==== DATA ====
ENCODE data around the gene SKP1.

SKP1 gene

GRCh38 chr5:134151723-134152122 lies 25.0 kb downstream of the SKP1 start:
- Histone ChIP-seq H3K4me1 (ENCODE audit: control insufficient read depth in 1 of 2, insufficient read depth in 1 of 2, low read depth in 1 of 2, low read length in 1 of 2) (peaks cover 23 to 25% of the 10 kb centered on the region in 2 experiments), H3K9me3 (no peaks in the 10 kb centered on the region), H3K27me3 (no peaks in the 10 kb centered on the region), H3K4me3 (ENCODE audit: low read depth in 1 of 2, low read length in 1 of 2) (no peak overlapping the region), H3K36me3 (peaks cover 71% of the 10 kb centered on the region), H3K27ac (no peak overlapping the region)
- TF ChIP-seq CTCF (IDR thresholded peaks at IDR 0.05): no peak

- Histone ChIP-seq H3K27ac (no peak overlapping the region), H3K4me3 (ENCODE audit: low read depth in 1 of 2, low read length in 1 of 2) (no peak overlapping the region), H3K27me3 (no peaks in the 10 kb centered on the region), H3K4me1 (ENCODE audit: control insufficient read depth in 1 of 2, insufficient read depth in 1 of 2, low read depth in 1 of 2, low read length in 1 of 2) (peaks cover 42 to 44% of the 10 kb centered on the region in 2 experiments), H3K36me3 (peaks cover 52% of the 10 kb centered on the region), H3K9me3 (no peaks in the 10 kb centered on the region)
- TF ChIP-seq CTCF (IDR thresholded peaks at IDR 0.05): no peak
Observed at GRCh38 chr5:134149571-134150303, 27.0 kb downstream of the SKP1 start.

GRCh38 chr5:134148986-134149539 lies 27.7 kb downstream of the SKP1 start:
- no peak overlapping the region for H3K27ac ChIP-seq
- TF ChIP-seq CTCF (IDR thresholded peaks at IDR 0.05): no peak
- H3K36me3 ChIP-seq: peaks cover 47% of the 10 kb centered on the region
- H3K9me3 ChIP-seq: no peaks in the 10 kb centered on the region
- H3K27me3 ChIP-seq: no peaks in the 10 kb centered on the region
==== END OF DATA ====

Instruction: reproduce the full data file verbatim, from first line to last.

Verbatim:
ENCODE data around the gene SKP1.

SKP1 gene

GRCh38 chr5:134151723-134152122 lies 25.0 kb downstream of the SKP1 start:
- Histone ChIP-seq H3K4me1 (ENCODE audit: control insufficient read depth in 1 of 2, insufficient read depth in 1 of 2, low read depth in 1 of 2, low read length in 1 of 2) (peaks cover 23 to 25% of the 10 kb centered on the region in 2 experiments), H3K9me3 (no peaks in the 10 kb centered on the region), H3K27me3 (no peaks in the 10 kb centered on the region), H3K4me3 (ENCODE audit: low read depth in 1 of 2, low read length in 1 of 2) (no peak overlapping the region), H3K36me3 (peaks cover 71% of the 10 kb centered on the region), H3K27ac (no peak overlapping the region)
- TF ChIP-seq CTCF (IDR thresholded peaks at IDR 0.05): no peak

- Histone ChIP-seq H3K27ac (no peak overlapping the region), H3K4me3 (ENCODE audit: low read depth in 1 of 2, low read length in 1 of 2) (no peak overlapping the region), H3K27me3 (no peaks in the 10 kb centered on the region), H3K4me1 (ENCODE audit: control insufficient read depth in 1 of 2, insufficient read depth in 1 of 2, low read depth in 1 of 2, low read length in 1 of 2) (peaks cover 42 to 44% of the 10 kb centered on the region in 2 experiments), H3K36me3 (peaks cover 52% of the 10 kb centered on the region), H3K9me3 (no peaks in the 10 kb centered on the region)
- TF ChIP-seq CTCF (IDR thresholded peaks at IDR 0.05): no peak
Observed at GRCh38 chr5:134149571-134150303, 27.0 kb downstream of the SKP1 start.

GRCh38 chr5:134148986-134149539 lies 27.7 kb downstream of the SKP1 start:
- no peak overlapping the region for H3K27ac ChIP-seq
- TF ChIP-seq CTCF (IDR thresholded peaks at IDR 0.05): no peak
- H3K36me3 ChIP-seq: peaks cover 47% of the 10 kb centered on the region
- H3K9me3 ChIP-seq: no peaks in the 10 kb centered on the region
- H3K27me3 ChIP-seq: no peaks in the 10 kb centered on the region